In this article, I explore the potential for people with disabilities to conduct research about disability in education. Drawing upon Rasmussen (2006), I consider whether merely sharing one aspect of identity with participants is enough to gain an emic (insider) perspective when doing research. I argue that not only should we problematize our own identity, but that research should change the researcher’s own identity and that the degree to which research promotes this change is an essential aspect of formal validity of the research. Finally, I propose some practical implications and offer some advice for researchers conducting research on disability.
Queer Theory, Emic Perspective, Disabled Researchers, Non-Disabled Researchers, Validity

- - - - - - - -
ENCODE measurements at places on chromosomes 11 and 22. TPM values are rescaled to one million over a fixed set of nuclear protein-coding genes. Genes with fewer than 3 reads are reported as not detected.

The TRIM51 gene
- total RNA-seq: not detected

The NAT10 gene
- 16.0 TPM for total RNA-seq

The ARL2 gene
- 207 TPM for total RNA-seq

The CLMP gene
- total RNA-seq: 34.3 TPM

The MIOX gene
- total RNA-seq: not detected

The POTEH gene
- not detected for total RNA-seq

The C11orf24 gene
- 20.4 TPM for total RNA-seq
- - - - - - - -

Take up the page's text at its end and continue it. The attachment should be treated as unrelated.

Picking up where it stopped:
I would like to thank Kai Rands for their extensive feedback on drafts of this article. I would also like to thank Marcy Wood for her detailed commentary and suggestions throughout the process. Finally, I would like to thank the students of the Collaborative Writing Groups seminar in Spring 2016 for their feedback on an early draft of this article.
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Recommended APA Citation
Sheldon, J. (2017). Problematizing Reflexivity, Validity, and Disclosure: Research by People with Disabilities About Disability. The Qualitative Report, 22(4), 984-1000. Retrieved from http://nsuworks.nova.edu/tqr/vol22/iss4/4